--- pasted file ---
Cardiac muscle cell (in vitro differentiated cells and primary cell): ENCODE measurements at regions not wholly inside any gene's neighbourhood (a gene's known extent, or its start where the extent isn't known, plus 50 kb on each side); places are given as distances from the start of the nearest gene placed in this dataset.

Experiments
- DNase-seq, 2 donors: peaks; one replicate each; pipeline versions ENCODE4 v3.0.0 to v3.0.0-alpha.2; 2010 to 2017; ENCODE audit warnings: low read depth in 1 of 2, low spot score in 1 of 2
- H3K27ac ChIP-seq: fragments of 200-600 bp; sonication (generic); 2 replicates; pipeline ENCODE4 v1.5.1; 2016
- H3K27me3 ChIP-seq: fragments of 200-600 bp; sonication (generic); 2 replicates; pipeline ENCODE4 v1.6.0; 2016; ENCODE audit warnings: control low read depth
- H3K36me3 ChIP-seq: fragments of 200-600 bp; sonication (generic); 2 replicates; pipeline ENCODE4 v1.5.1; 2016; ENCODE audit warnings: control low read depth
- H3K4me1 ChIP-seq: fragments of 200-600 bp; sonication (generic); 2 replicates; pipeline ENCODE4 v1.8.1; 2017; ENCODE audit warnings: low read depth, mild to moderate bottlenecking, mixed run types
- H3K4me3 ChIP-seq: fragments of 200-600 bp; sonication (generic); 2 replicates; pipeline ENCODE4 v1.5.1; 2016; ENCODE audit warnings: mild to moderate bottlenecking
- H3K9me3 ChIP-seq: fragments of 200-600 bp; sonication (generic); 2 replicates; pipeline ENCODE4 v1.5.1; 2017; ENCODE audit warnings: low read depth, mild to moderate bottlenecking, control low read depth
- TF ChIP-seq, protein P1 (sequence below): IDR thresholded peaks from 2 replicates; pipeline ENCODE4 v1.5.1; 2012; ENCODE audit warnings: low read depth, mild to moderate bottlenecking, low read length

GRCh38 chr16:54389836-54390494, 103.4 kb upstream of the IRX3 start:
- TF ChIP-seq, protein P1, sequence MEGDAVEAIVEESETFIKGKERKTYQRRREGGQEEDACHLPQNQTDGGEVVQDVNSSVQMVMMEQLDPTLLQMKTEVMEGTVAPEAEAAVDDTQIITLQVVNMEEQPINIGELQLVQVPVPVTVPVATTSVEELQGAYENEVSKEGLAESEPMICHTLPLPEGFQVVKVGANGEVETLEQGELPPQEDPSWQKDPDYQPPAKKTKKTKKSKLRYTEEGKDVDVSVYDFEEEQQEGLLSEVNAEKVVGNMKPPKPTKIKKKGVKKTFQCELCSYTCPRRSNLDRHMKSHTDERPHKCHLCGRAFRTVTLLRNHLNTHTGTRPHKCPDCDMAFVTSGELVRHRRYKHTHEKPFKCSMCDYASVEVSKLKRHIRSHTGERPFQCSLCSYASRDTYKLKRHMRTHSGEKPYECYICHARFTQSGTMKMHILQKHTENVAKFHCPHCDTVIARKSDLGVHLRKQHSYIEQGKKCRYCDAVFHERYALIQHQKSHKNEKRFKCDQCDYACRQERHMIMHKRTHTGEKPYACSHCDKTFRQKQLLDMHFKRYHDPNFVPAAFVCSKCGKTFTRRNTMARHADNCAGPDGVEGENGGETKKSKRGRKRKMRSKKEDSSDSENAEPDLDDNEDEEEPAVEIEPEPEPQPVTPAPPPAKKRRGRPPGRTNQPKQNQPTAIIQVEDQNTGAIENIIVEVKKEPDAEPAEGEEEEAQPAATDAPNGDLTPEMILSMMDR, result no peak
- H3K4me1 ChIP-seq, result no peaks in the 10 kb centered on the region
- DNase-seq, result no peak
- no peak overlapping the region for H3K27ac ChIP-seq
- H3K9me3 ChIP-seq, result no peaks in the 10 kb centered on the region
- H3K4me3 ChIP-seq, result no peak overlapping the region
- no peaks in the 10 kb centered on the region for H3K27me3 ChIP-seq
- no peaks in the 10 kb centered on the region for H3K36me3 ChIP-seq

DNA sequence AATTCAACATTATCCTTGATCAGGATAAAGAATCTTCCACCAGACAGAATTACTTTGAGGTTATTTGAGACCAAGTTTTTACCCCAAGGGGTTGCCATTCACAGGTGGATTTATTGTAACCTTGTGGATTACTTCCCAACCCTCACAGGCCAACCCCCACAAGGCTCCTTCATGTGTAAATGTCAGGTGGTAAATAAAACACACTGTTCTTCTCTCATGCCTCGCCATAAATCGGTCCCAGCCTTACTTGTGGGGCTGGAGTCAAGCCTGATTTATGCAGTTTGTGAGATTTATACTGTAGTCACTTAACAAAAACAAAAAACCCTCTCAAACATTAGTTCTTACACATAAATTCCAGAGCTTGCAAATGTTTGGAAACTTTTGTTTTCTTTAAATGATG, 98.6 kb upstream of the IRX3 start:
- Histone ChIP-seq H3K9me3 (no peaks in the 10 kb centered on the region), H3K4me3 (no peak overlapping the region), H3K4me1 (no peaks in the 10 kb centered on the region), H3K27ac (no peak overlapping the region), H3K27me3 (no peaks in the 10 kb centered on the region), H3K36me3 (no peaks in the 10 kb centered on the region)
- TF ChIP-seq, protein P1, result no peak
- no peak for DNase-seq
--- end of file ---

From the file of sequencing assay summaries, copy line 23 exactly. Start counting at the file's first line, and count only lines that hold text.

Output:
- no peak for DNase-seq